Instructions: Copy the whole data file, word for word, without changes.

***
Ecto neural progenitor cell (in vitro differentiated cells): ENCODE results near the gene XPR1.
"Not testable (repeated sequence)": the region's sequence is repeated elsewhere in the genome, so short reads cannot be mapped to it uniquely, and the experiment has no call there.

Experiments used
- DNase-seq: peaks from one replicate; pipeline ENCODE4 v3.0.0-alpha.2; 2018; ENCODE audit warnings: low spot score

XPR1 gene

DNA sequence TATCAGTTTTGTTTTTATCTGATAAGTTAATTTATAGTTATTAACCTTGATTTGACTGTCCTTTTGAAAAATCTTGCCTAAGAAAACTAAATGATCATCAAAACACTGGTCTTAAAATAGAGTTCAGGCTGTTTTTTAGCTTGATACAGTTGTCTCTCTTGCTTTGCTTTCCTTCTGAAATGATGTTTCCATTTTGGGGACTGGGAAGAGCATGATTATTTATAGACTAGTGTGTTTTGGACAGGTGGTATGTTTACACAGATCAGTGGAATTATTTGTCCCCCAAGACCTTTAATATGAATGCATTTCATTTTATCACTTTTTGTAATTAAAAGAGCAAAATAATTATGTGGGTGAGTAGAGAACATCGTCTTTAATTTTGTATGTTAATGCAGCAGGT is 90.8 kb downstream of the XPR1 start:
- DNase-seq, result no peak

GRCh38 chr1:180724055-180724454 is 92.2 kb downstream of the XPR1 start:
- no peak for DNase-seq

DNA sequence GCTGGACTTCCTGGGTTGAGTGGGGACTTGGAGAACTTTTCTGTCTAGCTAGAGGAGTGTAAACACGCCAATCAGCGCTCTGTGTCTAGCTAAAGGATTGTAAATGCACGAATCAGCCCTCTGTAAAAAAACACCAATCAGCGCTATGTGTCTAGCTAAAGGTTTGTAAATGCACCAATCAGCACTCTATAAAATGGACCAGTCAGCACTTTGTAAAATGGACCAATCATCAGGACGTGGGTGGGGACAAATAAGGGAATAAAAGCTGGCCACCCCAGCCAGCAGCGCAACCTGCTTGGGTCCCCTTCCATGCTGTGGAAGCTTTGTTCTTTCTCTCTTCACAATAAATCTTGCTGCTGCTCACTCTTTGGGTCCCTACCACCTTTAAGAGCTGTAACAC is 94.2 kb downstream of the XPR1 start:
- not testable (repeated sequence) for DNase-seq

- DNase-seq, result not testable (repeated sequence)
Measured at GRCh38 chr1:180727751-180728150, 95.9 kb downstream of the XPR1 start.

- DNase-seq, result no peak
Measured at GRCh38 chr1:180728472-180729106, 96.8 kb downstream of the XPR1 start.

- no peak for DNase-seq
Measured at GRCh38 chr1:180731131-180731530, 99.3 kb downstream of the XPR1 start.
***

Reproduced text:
Ecto neural progenitor cell (in vitro differentiated cells): ENCODE results near the gene XPR1.
"Not testable (repeated sequence)": the region's sequence is repeated elsewhere in the genome, so short reads cannot be mapped to it uniquely, and the experiment has no call there.

Experiments used
- DNase-seq: peaks from one replicate; pipeline ENCODE4 v3.0.0-alpha.2; 2018; ENCODE audit warnings: low spot score

XPR1 gene

DNA sequence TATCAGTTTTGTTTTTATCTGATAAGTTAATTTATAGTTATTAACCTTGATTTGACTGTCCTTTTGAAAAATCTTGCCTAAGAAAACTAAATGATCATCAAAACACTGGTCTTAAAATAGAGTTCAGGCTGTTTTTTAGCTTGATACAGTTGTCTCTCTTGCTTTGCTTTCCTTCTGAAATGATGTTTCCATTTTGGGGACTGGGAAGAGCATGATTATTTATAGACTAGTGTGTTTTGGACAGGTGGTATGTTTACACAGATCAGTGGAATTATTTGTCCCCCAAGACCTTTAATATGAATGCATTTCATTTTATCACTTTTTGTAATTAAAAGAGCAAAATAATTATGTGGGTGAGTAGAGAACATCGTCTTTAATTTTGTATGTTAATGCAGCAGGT is 90.8 kb downstream of the XPR1 start:
- DNase-seq, result no peak

GRCh38 chr1:180724055-180724454 is 92.2 kb downstream of the XPR1 start:
- no peak for DNase-seq

DNA sequence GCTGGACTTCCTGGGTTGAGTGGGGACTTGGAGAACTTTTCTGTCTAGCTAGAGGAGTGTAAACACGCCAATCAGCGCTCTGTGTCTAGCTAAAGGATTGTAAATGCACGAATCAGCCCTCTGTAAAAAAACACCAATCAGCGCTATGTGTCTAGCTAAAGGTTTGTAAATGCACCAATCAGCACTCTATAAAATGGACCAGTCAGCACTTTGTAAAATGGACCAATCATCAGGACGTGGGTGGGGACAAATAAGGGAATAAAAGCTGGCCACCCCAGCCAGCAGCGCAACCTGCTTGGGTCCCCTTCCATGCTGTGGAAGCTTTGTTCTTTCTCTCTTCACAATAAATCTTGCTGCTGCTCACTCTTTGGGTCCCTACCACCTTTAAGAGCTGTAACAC is 94.2 kb downstream of the XPR1 start:
- not testable (repeated sequence) for DNase-seq

- DNase-seq, result not testable (repeated sequence)
Measured at GRCh38 chr1:180727751-180728150, 95.9 kb downstream of the XPR1 start.

- DNase-seq, result no peak
Measured at GRCh38 chr1:180728472-180729106, 96.8 kb downstream of the XPR1 start.

- no peak for DNase-seq
Measured at GRCh38 chr1:180731131-180731530, 99.3 kb downstream of the XPR1 start.